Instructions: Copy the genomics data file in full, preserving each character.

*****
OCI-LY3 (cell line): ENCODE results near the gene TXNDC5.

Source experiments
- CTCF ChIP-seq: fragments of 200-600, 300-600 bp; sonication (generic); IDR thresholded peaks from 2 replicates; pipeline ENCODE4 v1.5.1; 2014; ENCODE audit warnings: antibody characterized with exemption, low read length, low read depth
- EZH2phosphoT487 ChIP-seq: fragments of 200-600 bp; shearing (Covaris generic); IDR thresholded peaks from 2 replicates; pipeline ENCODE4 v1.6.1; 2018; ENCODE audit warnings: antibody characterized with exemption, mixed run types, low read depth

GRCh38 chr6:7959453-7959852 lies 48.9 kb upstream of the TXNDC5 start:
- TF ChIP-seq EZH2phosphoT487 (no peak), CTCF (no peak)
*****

OCI-LY3 (cell line): ENCODE results near the gene TXNDC5.

Source experiments
- CTCF ChIP-seq: fragments of 200-600, 300-600 bp; sonication (generic); IDR thresholded peaks from 2 replicates; pipeline ENCODE4 v1.5.1; 2014; ENCODE audit warnings: antibody characterized with exemption, low read length, low read depth
- EZH2phosphoT487 ChIP-seq: fragments of 200-600 bp; shearing (Covaris generic); IDR thresholded peaks from 2 replicates; pipeline ENCODE4 v1.6.1; 2018; ENCODE audit warnings: antibody characterized with exemption, mixed run types, low read depth

GRCh38 chr6:7959453-7959852 lies 48.9 kb upstream of the TXNDC5 start:
- TF ChIP-seq EZH2phosphoT487 (no peak), CTCF (no peak)